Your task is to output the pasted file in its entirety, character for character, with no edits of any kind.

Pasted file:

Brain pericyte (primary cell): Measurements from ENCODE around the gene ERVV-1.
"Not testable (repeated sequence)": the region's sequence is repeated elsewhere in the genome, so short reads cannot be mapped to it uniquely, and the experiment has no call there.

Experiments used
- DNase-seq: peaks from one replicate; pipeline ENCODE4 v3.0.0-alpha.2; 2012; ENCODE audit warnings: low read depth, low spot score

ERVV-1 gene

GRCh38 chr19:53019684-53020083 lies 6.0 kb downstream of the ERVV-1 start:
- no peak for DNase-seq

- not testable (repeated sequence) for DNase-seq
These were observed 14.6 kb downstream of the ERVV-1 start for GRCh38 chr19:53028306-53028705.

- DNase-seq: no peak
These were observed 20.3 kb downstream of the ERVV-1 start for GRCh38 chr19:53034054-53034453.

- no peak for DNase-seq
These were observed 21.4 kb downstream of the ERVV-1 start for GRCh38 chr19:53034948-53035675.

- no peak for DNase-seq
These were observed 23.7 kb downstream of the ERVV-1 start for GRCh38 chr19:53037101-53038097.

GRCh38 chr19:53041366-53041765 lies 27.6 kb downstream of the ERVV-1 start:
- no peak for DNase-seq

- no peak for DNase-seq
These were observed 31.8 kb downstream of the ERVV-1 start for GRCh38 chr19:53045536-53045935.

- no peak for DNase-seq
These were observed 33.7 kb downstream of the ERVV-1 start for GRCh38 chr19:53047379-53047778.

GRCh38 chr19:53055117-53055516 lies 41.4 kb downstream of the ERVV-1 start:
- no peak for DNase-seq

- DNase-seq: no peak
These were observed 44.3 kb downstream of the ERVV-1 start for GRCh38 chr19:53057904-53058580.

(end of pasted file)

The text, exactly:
Brain pericyte (primary cell): Measurements from ENCODE around the gene ERVV-1.
"Not testable (repeated sequence)": the region's sequence is repeated elsewhere in the genome, so short reads cannot be mapped to it uniquely, and the experiment has no call there.

Experiments used
- DNase-seq: peaks from one replicate; pipeline ENCODE4 v3.0.0-alpha.2; 2012; ENCODE audit warnings: low read depth, low spot score

ERVV-1 gene

GRCh38 chr19:53019684-53020083 lies 6.0 kb downstream of the ERVV-1 start:
- no peak for DNase-seq

- not testable (repeated sequence) for DNase-seq
These were observed 14.6 kb downstream of the ERVV-1 start for GRCh38 chr19:53028306-53028705.

- DNase-seq: no peak
These were observed 20.3 kb downstream of the ERVV-1 start for GRCh38 chr19:53034054-53034453.

- no peak for DNase-seq
These were observed 21.4 kb downstream of the ERVV-1 start for GRCh38 chr19:53034948-53035675.

- no peak for DNase-seq
These were observed 23.7 kb downstream of the ERVV-1 start for GRCh38 chr19:53037101-53038097.

GRCh38 chr19:53041366-53041765 lies 27.6 kb downstream of the ERVV-1 start:
- no peak for DNase-seq

- no peak for DNase-seq
These were observed 31.8 kb downstream of the ERVV-1 start for GRCh38 chr19:53045536-53045935.

- no peak for DNase-seq
These were observed 33.7 kb downstream of the ERVV-1 start for GRCh38 chr19:53047379-53047778.

GRCh38 chr19:53055117-53055516 lies 41.4 kb downstream of the ERVV-1 start:
- no peak for DNase-seq

- DNase-seq: no peak
These were observed 44.3 kb downstream of the ERVV-1 start for GRCh38 chr19:53057904-53058580.